Hilarious, right? When I saw the Loeffler ad on Monday, I couldn’t help but think about the late Ralph McGill, who was editor of her adopted home state’s Atlanta Constitution from 1945 until his death in 1969. McGill wasn’t a flaming liberal, but he was a voice of reason in the Deep South when segregation, which he opposed, was still seen by whites as “our way of life.” For holding temperate views on civil rights for Black Southerners, white people frequently threatened to, well, eliminate this particular scribe. They burned crosses on his front lawn, and fired shots into his home.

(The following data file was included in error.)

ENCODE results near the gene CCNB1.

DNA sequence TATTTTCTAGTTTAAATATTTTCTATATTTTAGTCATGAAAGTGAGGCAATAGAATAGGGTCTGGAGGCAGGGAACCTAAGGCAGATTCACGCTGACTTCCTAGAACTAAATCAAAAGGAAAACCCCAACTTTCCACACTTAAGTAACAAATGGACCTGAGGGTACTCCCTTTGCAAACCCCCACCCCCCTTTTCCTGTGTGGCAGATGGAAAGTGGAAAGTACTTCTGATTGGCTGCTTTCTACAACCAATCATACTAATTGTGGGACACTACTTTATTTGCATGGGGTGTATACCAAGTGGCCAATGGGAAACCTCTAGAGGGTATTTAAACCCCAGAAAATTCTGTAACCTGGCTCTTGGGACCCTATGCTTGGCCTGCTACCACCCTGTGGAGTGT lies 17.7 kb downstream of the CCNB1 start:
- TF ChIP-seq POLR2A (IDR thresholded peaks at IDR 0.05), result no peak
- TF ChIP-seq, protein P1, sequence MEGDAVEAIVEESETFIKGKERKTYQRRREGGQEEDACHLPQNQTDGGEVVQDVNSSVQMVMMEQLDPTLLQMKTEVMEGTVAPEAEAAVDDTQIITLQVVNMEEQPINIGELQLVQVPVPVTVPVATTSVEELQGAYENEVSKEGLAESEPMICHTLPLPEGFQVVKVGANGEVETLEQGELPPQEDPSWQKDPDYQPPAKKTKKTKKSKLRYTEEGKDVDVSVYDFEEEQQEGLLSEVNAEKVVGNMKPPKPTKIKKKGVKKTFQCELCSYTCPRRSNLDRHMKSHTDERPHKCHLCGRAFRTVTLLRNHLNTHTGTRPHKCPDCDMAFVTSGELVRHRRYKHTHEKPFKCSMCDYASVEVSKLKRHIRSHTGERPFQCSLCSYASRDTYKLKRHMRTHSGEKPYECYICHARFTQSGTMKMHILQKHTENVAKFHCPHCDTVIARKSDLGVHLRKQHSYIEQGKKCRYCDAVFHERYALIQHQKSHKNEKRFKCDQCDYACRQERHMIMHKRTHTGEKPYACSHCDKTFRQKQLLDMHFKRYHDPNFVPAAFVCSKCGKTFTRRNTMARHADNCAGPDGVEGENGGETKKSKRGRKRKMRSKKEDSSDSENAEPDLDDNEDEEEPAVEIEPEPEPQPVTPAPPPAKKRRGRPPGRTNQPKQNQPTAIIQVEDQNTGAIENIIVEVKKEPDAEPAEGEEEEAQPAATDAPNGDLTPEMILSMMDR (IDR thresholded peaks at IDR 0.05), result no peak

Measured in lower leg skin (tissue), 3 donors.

In 1958, when political rhetoric was at a fever pitch, McGill learned of a bombing at Atlanta’s largest synagogue and went into his office to write an editorial. The anti-Semitic attack, he wrote, “is a harvest. It is the crop of things sown. It is not possible to preach lawlessness and restrict it…McGill added, “let it be understood that when leadership in high places in any degree fails to support constituted authority, it opens the gates to all those who wish to take law into their hands…'” He won a Pulitzer Prize for that editorial, then later won the Presidential Medal of Freedom, and his moderation arguably played a role in helping Atlanta become the leading metropolis of the South — a place where reckless, ignorant ingrates like Kelly Loeffler could make their fortune. As long as demagogues like her can continue, if I may be allowed to borrow McGill’s timeless words, to preach lawlessness, to open the gates to all those who wish to take the law into their hands, the South — and America — will remain haunted by ancient demons. Instead of issuing fatwas against “liberal scribes,” maybe Senator Loeffler should stop and read the one who tried to save the soul of Atlanta.